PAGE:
FACULTY PROFILES


PROJECT-BASED LEARNING IN DIANE MCCARTY'S CLASSROOM

 McCarty Cover Picture
The Travelmates Project sent students' stuffed animals traveling throughout
the world.  What a wonderful way to travel the world vicariously.

    Project-based learning (PBL) was a cornerstone of the Laboratory School curriculum and is very well documented in journals and publications where Malcolm Price Laboratory School faculty frequently published articles related to this methodology.  Diane McCarty's fourth-grade classroom was no exception. From 1992 through 1999 Diane regularly published the results of her classroom projects in teacher journals such as K-8 Teaching. 

    What is Project-Based Learning?  In essence it is a student-centered approach to curriculum that relies less on paper-based, passive, teacher-centered methods. As an alternative to rote memorization and the passive classroom, proponents of project-based learning identify many benefits to the implementation of these active strategies including deeper understanding of problems, broader base of knowledge, emphasis on communication and interpersonal/social skills, opportunities for students to accept leadership roles, a culture of creativity, and enhanced writing skills.

    John Dewey promoted the idea of learning by doing when advocating for Progressive Education. In My Pedagogical Creed (1897) Dewey enumerated his beliefs regarding education: "The teacher is not in the school to impose certain ideas or to form certain habits in the child, but is there as a member of the community to select the influences which shall affect the child and to assist him in properly responding to these.......I believe, therefore, in the so-called expressive or constructive activities as the centre of correlation."

    Project-Based learning and "learning by doing" were the foundations of Progressive Education and thereby constituted a significant influence on the construction of curriculum at Malcolm Price Laboratory School.  The projects Diane McCarty promoted in nationally circulated publications are examples of the many exemplary classroom activities that placed the student in the center of the learning process.

    Examples of student projects in Diane McCarty's classroom can be found in the following publications:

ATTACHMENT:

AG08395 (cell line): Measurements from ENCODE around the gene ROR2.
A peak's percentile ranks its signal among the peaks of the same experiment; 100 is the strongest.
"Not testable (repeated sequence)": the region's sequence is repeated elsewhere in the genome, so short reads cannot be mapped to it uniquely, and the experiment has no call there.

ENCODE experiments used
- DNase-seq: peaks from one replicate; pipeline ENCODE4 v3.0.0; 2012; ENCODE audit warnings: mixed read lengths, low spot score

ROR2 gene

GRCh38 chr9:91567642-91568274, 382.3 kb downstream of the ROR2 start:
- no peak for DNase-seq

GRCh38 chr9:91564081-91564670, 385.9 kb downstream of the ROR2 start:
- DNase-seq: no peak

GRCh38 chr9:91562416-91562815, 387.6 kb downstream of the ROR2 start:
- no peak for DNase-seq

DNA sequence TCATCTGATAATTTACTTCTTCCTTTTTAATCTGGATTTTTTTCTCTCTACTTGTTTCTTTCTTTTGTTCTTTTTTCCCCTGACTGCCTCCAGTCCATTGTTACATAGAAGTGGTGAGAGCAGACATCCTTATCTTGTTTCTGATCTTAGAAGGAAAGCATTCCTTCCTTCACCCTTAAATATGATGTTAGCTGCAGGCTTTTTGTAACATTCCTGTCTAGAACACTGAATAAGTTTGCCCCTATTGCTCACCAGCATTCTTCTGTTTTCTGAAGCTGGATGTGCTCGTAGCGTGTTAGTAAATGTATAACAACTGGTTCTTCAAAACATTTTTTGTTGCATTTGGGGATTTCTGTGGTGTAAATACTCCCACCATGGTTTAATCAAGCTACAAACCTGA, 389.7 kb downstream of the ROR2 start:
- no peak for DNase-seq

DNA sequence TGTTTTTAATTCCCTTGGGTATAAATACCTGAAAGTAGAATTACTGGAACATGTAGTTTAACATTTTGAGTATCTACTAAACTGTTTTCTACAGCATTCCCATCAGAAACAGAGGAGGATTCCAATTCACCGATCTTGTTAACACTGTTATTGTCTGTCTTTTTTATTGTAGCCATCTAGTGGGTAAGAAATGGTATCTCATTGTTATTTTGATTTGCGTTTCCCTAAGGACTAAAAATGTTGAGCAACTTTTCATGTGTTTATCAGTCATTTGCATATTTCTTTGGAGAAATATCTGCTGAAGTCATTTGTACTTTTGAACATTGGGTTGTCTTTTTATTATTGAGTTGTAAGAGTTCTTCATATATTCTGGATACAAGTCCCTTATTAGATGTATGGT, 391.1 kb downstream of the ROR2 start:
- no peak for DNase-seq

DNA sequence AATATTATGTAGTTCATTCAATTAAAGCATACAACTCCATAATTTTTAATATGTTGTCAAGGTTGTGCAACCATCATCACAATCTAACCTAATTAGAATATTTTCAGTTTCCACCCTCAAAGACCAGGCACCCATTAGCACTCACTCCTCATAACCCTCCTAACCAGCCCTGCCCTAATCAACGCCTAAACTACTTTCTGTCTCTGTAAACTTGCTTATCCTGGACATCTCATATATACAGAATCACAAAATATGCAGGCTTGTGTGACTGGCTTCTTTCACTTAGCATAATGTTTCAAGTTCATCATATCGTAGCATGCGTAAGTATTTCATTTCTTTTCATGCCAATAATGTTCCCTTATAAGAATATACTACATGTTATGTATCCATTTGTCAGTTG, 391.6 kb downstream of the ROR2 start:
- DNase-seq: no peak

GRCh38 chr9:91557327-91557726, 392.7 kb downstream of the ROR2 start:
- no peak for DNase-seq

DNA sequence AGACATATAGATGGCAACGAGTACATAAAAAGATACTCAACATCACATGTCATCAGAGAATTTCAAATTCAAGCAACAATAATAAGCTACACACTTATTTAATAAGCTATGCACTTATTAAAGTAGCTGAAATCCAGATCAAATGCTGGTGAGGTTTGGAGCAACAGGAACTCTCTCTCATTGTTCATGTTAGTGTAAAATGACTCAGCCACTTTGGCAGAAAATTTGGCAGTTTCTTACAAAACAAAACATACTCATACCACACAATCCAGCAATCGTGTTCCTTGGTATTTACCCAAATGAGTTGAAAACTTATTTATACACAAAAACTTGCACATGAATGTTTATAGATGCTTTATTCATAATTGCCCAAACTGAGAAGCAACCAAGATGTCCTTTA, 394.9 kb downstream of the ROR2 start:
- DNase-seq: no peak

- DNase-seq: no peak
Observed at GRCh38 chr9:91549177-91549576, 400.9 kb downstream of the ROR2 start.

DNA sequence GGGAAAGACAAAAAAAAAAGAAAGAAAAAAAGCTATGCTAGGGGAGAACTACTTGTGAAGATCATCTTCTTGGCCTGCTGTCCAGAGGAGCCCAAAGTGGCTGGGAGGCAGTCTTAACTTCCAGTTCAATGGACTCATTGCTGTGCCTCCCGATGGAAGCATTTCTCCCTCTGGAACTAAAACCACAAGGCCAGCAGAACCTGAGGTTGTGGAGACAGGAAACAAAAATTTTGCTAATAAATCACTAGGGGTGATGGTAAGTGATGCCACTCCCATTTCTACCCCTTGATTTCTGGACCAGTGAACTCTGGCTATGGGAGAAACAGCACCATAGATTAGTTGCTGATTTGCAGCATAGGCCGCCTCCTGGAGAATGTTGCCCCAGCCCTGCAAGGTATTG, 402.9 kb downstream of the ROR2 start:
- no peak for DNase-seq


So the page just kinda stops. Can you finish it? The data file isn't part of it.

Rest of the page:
• Kids at Work on the Information Superhighway--Reading about how fourth graders at Malcolm Price Laboratory School, one of three elementary classrooms selected nationally, helped to determine the route the Internet would take as it was being developed. 
    • Travelmates Circle the Globe--What happens when kids let their stuffed animals go traveling?  Answer: More than you think.
    • Kids Writing for Kids--Fourth graders look at their hometown from a "kid's eye-view" and publish a community brochure.
    • Fairs with a Flair--Everyone had fun at this K-5 school's festive fairs. Even more important--everyone ended up with good feelings about math and geography.
    • The Great Bike Ride Across Iowa--A fourth grade class "travels" over 400 miles on a stationary bike and picks up facts and figures about the Hawkeye State on the way.  
    • Books + Manipulatives + Families = A Mathematics Lending Library--From the outset it was important that this project be firmly rooted in educational research.  It needed to have a strong basis to gain the support not only of the elementary school staff but also of the parents served by our school.  In addition, the project needed a solid base from which to continue to grow and improve. 
    • Poets Alive--A unit featuring student and adult poets, readings and even a few costumes.
    • Scientifically Speaking...Connecting the Past--A science unit that had fourth graders try their hand as researchers, biographers, script writers and models in a "wax museum".
    • Scientifically Speaking...Connecting the Present--A science unit that involved language arts, social studies and art, plus visits to three different recycling centers.
    • Scientifically Speaking...Connecting the Future--How will science affect our lives in the years ahead?  A science lending library and a series of at-home experiments help students find out. 
    • Read more about her work by going to Diane's complete VITA

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